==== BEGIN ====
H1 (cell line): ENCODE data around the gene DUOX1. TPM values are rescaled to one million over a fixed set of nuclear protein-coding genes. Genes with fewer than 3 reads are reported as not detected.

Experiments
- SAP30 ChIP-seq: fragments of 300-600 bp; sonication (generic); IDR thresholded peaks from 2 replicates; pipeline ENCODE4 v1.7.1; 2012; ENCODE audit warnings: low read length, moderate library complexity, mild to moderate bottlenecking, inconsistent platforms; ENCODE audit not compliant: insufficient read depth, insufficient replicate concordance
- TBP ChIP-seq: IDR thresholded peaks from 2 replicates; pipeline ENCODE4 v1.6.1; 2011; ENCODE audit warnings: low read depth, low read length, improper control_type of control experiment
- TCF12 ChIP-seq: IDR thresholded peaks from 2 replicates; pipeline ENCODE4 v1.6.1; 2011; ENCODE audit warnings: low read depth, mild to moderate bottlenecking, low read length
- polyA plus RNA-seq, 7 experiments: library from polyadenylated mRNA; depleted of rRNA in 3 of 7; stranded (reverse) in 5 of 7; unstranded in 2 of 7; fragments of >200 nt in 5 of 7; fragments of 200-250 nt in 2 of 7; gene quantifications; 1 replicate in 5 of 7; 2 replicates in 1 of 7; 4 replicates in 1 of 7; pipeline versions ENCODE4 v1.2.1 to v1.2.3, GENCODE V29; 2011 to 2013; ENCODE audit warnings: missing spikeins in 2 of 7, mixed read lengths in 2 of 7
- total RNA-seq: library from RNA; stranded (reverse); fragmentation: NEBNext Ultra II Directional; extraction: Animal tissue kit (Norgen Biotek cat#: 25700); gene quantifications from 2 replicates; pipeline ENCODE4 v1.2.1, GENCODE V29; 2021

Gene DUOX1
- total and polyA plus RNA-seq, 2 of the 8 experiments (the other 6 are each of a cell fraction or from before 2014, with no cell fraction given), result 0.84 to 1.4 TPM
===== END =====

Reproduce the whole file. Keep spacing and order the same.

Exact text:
H1 (cell line): ENCODE data around the gene DUOX1. TPM values are rescaled to one million over a fixed set of nuclear protein-coding genes. Genes with fewer than 3 reads are reported as not detected.

Experiments
- SAP30 ChIP-seq: fragments of 300-600 bp; sonication (generic); IDR thresholded peaks from 2 replicates; pipeline ENCODE4 v1.7.1; 2012; ENCODE audit warnings: low read length, moderate library complexity, mild to moderate bottlenecking, inconsistent platforms; ENCODE audit not compliant: insufficient read depth, insufficient replicate concordance
- TBP ChIP-seq: IDR thresholded peaks from 2 replicates; pipeline ENCODE4 v1.6.1; 2011; ENCODE audit warnings: low read depth, low read length, improper control_type of control experiment
- TCF12 ChIP-seq: IDR thresholded peaks from 2 replicates; pipeline ENCODE4 v1.6.1; 2011; ENCODE audit warnings: low read depth, mild to moderate bottlenecking, low read length
- polyA plus RNA-seq, 7 experiments: library from polyadenylated mRNA; depleted of rRNA in 3 of 7; stranded (reverse) in 5 of 7; unstranded in 2 of 7; fragments of >200 nt in 5 of 7; fragments of 200-250 nt in 2 of 7; gene quantifications; 1 replicate in 5 of 7; 2 replicates in 1 of 7; 4 replicates in 1 of 7; pipeline versions ENCODE4 v1.2.1 to v1.2.3, GENCODE V29; 2011 to 2013; ENCODE audit warnings: missing spikeins in 2 of 7, mixed read lengths in 2 of 7
- total RNA-seq: library from RNA; stranded (reverse); fragmentation: NEBNext Ultra II Directional; extraction: Animal tissue kit (Norgen Biotek cat#: 25700); gene quantifications from 2 replicates; pipeline ENCODE4 v1.2.1, GENCODE V29; 2021

Gene DUOX1
- total and polyA plus RNA-seq, 2 of the 8 experiments (the other 6 are each of a cell fraction or from before 2014, with no cell fraction given), result 0.84 to 1.4 TPM